Written by Stuart McLennan
For the first time since I was a very young child I didn’t watch the rugby league Grand Final last weekend. I will get around to watching it on replay at some point. I know the result so there is no urgency on my part.
It was not because I have become tired of Penrith’s continued excellence and seeming vice-like grip on the title in these times. In fact my Dad played for Penrith when they were in the second division. So I have a bit of a connection.
There was something else that was occupying my entire head space on 2 October. Something that was really important to me and the relatively small but passionate rugby league community in Greece.
After the Greek women’s team, who I am honoured and privileged to coach, went to Istanbul and secured a narrow victory over Turkey, against the odds and predictions after they had soundly beaten us in our first ever international match in 2019, we had an opportunity to win our European B South group title if we could beat Serbia.
Not only did we have a shot at the title it was to be held in Athens, with local fans cheering us on, bands playing, hype music after each try and the renowned Greek hospitality in full flow. Plates stacked with souvlaki were a common sight around the stadium at Aspropyrgos.
A few months ago ago I was asked by the good people that run Greek Rugby League if I would be interested, as the incumbent women’s coach, in preparing and coaching the team for these two games.
I had previously lived in Athens for almost three and a half years between 2016 and 2019 so I was familiar with my coaching team and some of the more experienced players. The truth is many in our squad of 19 were very new to the game and at most had a couple of 9s matches under their belt.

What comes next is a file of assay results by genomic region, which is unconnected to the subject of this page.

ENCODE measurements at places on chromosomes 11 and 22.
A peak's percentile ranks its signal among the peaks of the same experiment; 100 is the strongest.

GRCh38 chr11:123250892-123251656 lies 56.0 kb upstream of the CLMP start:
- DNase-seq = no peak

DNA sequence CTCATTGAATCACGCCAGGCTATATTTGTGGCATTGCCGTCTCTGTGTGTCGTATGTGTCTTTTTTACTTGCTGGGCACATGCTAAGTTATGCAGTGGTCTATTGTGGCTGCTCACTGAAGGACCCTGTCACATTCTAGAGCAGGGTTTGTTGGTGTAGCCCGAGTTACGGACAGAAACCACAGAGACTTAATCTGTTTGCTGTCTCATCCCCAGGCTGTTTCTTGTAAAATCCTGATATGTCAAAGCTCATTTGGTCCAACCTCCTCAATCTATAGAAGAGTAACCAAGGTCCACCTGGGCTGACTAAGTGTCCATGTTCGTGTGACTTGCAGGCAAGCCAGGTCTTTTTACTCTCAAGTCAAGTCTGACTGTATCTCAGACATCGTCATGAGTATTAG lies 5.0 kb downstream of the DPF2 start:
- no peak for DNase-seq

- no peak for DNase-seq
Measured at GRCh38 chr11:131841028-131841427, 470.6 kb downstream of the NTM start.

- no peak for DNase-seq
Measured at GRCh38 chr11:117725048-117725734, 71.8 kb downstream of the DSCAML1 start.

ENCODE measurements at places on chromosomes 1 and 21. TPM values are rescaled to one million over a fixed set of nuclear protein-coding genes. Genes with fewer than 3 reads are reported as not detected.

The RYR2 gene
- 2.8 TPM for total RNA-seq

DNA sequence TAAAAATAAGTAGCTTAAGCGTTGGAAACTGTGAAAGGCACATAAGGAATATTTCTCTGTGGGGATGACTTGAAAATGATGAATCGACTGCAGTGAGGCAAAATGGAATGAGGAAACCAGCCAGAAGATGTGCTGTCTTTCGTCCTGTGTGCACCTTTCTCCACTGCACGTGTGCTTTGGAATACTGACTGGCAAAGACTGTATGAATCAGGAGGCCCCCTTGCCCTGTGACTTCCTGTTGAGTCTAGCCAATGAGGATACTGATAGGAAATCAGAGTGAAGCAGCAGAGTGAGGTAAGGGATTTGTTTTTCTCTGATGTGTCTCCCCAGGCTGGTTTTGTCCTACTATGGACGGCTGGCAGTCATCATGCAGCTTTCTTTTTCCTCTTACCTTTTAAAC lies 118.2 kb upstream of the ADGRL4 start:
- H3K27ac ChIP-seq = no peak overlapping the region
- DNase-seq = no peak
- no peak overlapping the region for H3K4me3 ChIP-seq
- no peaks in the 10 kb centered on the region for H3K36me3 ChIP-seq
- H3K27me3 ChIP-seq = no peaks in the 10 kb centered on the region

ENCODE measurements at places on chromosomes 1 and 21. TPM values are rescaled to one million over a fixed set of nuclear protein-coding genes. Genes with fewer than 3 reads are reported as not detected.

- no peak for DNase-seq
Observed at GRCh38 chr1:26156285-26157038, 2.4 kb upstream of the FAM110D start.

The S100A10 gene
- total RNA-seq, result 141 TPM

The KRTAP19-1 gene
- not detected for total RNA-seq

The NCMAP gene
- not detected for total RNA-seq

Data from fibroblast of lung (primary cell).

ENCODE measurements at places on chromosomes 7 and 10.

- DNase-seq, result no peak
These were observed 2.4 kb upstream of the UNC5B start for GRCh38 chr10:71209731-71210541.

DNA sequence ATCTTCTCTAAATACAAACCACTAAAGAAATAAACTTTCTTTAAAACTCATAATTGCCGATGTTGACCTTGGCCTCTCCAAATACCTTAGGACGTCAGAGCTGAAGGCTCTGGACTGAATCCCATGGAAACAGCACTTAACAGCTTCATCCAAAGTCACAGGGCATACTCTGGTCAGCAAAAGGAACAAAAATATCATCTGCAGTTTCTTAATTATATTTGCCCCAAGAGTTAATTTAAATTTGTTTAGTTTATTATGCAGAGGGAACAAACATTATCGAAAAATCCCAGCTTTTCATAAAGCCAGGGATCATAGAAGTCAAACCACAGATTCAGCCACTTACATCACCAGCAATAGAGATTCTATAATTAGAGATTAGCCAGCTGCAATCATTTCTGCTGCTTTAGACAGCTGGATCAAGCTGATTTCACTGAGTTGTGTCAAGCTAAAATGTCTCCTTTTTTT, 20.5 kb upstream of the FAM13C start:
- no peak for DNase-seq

The challenge for me was that I am based full time in Seoul, South Korea. It was going to take daily messaging of training plans, analysis of trial match video that was sent to me regularly and faith in the coaching staff and our captain. Fortunately everyone exceeded my expectations, with structure implemented, training camp and matches organised, and useful feedback provided so I could make informed selection decisions.
When I arrived in Athens a week out from our match against Turkey I found a fit committed and knowledgeable squad that had literally been transformed in three months. It was then that I knew we could travel to Istanbul with some confidence.
We secured an 8-4 victory against Turkey and probably could have scored more points. For many of our players it would be their first 13 a side match played over 80 minutes. We were committed, tenacious and physical. We aligned to our structure and followed our game plan. All good signs for our title bid against Serbia the next week.
A couple of thoughts kept me sleepless during the lead up to our next match. The Serbians were more experienced with seven debutants and they were big and physical. Would that be overwhelming for our ladies or would it be that the first ever women’s international in Greece in front of family and friends would give them the jitters?
From the opening minutes when Greece scored a spectacular try in the corner our players were ‘on’. Fearless and relentless in defence, our attack went up a notch with players charging into gaps.
The final score was 28-0 with six tries and two goals scored in a highly entertaining match. The 700 strong crowd were delirious. The Greek rugby league community, who have fought so many battles just to survive, deservedly puffed their chests out with pride.
No, as much as I love the NRL I didn’t miss the Grand Final one little bit. I was too busy feeling proud of a group of Greek ladies who have come such a long way in a very short time.